Hurricane LAURA (Text)

Hurricane Laura Discussion Number  26
NWS National Hurricane Center Miami FL       AL132020
400 AM CDT Wed Aug 26 2020
Satellite images indicate that Laura has become a formidable 
hurricane since yesterday evening.  Deep convection has intensified 
and become more symmetric, with an eye now trying to clear out.  An 
earlier Air Force Hurricane Hunter mission found flight-level winds 
of 104 kt, along with peak SFMR values of 86 kt, which supported the 
90-kt intensity on the intermediate advisory.  Since that time, 
however, the cloud pattern has only continued to improve, so the 
initial wind speed is set to 95 kt for this advisory.  Notably, the 
aircraft also recorded that the extent of the hurricane-force winds 
have increased substantially northeast of the center. A pair of 
Hurricane Hunter planes should be in the area within a couple of 
The hurricane has intensified a remarkable 40 kt during the past 24 
hours, and there are no signs it will stop soon, with shear 
remaining low-to-moderate over the deep warm waters of the central 
Gulf of Mexico.  Guidance is noticeably higher than before, so the 
new peak intensity will be raised to 115 kt, and some models are 
even a little higher.  Increasing shear is expected to slightly 
weaken the hurricane close to landfall, so the new forecast keeps 
the previous 105-kt intensity near the coast.  Laura will 
weaken rapidly after landfall, but it will likely bring 
hurricane-force winds well inland over western Louisiana and 
eastern Texas.  In the extended range, there is some chance that 
Laura re-intensifies as a tropical cyclone off the Mid-Atlantic 
coast, instead of becoming part of a frontal system, but for now 
the forecast will stay extratropical at 96 hours and beyond.
Recent satellite shows that Laura has turned northwestward, now 
estimated at 13 kt.  There are no substantial changes to the track 
forecast to report.  The hurricane should gradually turn toward the 
northwest and north over the next day or two as it moves around the 
western periphery of a mid-level high. The models are in very good 
agreement on the center of Laura moving into extreme southwestern 
Louisiana or southeastern Texas in about 24 hours, so no changes 
were made to the previous NHC forecast. Later in the forecast period 
the weakened cyclone should turn toward the east-northeast and move 
with increasing forward speed while embedded within the mid-latitude 
westerlies. The official track forecast is shifted southward at 
longer range, not too far from the latest consensus track model 
It should be mentioned Laura is now a large hurricane, and wind,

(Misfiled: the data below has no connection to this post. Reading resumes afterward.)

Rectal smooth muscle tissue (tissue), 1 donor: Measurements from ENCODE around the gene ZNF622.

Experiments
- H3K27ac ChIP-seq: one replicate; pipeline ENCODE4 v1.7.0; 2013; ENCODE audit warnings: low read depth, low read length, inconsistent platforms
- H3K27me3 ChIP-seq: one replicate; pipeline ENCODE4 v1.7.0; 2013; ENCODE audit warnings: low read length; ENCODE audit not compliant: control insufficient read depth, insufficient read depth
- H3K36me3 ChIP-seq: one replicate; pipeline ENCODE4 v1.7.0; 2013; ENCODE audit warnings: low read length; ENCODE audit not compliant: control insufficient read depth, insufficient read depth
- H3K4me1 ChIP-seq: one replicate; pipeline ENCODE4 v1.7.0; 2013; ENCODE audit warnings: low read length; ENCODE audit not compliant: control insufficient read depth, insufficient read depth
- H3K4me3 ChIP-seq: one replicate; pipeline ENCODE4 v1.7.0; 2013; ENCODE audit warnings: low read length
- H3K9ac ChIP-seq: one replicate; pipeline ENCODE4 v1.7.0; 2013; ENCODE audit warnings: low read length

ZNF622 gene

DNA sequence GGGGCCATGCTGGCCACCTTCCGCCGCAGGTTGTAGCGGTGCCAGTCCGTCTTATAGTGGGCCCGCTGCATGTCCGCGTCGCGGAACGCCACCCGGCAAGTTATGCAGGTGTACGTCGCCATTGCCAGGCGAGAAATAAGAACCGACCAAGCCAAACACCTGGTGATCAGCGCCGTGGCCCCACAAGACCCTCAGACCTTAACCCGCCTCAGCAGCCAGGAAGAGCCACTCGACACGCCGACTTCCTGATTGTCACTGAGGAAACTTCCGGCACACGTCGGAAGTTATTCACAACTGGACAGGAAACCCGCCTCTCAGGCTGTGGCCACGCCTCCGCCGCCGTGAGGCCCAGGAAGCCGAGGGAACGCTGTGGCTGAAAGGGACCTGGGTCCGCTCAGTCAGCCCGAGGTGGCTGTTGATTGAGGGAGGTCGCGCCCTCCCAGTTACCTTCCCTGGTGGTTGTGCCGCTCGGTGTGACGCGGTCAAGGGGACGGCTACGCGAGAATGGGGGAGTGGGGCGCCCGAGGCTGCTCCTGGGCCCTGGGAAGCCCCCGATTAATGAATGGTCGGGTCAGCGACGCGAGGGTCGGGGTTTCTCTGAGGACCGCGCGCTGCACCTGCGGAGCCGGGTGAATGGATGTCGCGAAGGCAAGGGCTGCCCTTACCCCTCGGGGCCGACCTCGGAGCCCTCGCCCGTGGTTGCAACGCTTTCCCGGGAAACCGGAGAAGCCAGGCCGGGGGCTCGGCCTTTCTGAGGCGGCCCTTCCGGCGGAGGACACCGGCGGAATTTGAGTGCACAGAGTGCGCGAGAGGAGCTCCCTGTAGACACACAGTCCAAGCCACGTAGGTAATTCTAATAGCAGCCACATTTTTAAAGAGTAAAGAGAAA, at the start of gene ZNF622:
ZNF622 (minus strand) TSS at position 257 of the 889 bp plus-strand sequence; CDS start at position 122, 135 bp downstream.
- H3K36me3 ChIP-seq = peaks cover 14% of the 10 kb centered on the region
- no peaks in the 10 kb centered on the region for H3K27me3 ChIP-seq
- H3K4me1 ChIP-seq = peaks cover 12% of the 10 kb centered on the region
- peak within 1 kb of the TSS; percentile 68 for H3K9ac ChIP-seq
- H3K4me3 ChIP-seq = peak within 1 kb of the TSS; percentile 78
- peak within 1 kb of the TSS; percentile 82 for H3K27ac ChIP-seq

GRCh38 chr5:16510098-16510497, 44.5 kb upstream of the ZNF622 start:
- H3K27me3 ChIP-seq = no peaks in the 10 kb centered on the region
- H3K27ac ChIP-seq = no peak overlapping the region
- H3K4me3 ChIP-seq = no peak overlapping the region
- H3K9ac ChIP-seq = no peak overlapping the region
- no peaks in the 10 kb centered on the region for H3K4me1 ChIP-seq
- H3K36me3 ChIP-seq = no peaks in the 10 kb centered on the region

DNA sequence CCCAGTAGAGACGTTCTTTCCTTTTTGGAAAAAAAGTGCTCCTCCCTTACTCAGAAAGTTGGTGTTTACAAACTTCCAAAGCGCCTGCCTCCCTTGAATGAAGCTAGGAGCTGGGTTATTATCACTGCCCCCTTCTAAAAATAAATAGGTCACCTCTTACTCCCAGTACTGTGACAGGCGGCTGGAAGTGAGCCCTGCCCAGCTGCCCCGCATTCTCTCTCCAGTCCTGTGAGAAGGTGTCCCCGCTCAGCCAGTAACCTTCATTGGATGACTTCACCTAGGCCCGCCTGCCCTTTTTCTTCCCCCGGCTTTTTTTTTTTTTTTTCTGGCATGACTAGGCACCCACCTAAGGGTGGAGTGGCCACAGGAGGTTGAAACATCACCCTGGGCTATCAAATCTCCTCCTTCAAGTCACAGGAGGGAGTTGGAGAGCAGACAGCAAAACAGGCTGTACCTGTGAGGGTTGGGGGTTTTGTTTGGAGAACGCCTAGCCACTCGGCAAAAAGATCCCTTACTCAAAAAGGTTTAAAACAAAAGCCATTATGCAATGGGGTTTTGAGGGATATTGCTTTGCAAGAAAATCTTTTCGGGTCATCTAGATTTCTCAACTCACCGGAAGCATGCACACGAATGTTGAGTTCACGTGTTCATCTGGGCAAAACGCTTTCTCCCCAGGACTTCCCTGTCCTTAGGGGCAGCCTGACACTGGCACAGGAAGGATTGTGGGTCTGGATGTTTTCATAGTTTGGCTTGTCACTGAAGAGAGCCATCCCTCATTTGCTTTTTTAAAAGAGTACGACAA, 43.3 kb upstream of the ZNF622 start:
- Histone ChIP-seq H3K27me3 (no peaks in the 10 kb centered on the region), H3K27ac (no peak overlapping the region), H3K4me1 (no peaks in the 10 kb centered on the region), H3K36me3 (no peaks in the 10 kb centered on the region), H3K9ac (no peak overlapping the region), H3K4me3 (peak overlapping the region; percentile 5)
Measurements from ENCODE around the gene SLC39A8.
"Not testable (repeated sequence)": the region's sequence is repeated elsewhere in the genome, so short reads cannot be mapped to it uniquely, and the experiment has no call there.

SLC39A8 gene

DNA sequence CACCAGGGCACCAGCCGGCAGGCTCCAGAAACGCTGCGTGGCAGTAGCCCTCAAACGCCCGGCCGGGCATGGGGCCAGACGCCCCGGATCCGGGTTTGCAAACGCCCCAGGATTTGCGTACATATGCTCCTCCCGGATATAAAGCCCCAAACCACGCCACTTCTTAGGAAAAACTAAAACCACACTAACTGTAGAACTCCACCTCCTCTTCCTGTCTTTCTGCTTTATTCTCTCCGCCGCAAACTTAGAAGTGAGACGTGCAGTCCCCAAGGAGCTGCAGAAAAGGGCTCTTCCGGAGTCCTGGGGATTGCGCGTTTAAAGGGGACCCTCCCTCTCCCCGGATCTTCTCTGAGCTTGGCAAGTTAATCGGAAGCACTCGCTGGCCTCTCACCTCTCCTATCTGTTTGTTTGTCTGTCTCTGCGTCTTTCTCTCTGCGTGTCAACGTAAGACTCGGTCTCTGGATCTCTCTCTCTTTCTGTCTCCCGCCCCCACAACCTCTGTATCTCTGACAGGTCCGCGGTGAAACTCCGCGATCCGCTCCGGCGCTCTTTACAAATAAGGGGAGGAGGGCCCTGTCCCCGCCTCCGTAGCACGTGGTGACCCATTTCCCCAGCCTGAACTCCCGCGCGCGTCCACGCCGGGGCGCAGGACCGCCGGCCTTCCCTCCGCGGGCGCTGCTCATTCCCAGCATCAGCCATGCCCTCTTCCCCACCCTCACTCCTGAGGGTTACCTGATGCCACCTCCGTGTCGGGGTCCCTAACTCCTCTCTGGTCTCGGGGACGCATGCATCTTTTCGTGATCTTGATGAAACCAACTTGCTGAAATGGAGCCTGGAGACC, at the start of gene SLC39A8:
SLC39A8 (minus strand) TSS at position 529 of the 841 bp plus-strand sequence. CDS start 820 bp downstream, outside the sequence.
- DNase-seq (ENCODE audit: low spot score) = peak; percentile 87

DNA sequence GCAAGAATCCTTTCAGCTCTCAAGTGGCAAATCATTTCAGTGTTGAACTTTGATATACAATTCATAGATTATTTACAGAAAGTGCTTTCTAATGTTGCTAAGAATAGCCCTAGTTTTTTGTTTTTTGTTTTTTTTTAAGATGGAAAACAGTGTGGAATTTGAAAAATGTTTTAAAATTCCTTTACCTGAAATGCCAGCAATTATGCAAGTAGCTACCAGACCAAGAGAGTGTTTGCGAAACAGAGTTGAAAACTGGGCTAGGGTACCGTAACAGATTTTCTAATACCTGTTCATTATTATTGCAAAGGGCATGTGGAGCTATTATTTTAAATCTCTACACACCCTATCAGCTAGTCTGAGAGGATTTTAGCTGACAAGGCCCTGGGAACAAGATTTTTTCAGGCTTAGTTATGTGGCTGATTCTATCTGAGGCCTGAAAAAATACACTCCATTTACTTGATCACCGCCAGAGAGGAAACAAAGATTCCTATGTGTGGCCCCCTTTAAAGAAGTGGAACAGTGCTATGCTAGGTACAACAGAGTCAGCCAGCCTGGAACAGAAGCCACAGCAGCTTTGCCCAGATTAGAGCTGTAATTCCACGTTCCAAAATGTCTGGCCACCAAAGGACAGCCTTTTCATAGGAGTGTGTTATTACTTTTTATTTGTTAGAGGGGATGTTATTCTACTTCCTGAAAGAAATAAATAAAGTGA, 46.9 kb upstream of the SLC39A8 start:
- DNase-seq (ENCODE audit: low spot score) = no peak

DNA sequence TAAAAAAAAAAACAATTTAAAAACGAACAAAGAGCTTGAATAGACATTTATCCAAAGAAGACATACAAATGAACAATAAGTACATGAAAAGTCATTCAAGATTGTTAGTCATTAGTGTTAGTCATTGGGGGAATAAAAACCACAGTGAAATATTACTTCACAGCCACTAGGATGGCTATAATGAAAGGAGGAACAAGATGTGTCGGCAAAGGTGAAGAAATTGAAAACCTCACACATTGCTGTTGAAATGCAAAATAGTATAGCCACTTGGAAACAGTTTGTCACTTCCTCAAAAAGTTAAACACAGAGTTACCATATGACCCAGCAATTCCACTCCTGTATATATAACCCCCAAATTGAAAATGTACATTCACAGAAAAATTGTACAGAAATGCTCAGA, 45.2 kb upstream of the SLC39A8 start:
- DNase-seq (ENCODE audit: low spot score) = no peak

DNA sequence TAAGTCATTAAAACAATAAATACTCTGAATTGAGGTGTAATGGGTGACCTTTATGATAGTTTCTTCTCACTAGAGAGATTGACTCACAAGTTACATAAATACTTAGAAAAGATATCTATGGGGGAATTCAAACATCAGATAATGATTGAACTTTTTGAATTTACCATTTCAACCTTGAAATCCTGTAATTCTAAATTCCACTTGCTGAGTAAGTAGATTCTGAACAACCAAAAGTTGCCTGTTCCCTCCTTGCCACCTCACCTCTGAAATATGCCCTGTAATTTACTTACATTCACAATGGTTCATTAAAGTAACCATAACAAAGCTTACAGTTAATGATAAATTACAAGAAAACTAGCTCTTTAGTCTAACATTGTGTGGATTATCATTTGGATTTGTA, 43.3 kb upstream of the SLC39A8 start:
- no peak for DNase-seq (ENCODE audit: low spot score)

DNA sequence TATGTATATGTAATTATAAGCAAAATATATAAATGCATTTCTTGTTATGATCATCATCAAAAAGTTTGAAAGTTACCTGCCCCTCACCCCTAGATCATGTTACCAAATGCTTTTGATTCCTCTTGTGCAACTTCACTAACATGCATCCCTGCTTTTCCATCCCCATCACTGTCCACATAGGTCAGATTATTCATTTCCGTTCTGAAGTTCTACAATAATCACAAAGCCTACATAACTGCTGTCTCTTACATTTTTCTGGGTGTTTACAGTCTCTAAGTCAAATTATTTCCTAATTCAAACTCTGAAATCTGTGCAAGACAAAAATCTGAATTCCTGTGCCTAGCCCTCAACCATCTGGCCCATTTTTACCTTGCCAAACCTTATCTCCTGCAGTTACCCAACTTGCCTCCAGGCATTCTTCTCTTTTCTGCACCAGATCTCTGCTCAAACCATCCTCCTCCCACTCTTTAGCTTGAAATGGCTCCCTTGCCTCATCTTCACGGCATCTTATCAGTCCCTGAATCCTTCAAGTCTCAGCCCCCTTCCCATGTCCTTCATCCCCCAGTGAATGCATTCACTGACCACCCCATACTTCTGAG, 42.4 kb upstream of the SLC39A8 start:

storm surge, and rainfall hazards will extend far from the center. 
Do not use the cone graphic for any representation of these hazards, 
it is just for the center uncertainty.
Key Messages:
1. Life-threatening storm surge with large and dangerous waves is
expected to produce potentially catastrophic damage from San Luis
Pass, Texas, to the Mouth of the Mississippi River, including areas
inside the Port Arthur Hurricane Flood Protection system. This surge
could penetrate up to 30 miles inland from the immediate coastline
in southwestern Louisiana and southeastern Texas. Actions to protect
life and property should be rushed to completion as water levels
will begin to rise later today.
2. Hurricane-force winds are expected tonight in the warning area 
from San Luis Pass, Texas, to west of Morgan City, Louisiana, and 
the strongest winds associated with Laura's eyewall will occur 
somewhere within this area.  Hurricane-force winds and widespread 
damaging wind gusts are also expected to spread well inland into 
portions of eastern Texas and western Louisiana early Thursday.
3. Widespread flash flooding along small streams, urban areas, and 
roadways is expected to begin this afternoon into Thursday from far 
eastern Texas, across Louisiana and Arkansas.  This will also lead 
to minor to isolated moderate freshwater river flooding.  The heavy 
rainfall threat and localized flash and urban flooding potential 
will spread northeastward into the middle-Mississippi, lower Ohio 
and Tennessee Valleys Friday night and Saturday.
INIT  26/0900Z 26.1N  90.7W   95 KT 110 MPH
 12H  26/1800Z 27.4N  92.4W  115 KT 130 MPH
 24H  27/0600Z 29.7N  93.5W  105 KT 120 MPH...NEAR COAST
 36H  27/1800Z 32.4N  93.7W   50 KT  60 MPH...INLAND
 48H  28/0600Z 34.8N  92.9W   30 KT  35 MPH...INLAND
 60H  28/1800Z 36.4N  91.0W   25 KT  30 MPH...INLAND
 72H  29/0600Z 37.3N  87.3W   30 KT  35 MPH...INLAND
 96H  30/0600Z 38.0N  74.5W   35 KT  40 MPH...POST-TROP/EXTRATROP
120H  31/0600Z 44.0N  60.0W   45 KT  50 MPH...POST-TROP/EXTRATROP
Forecaster Blake

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Page last modified: Thursday, 31-Dec-2020 12:09:37 UTC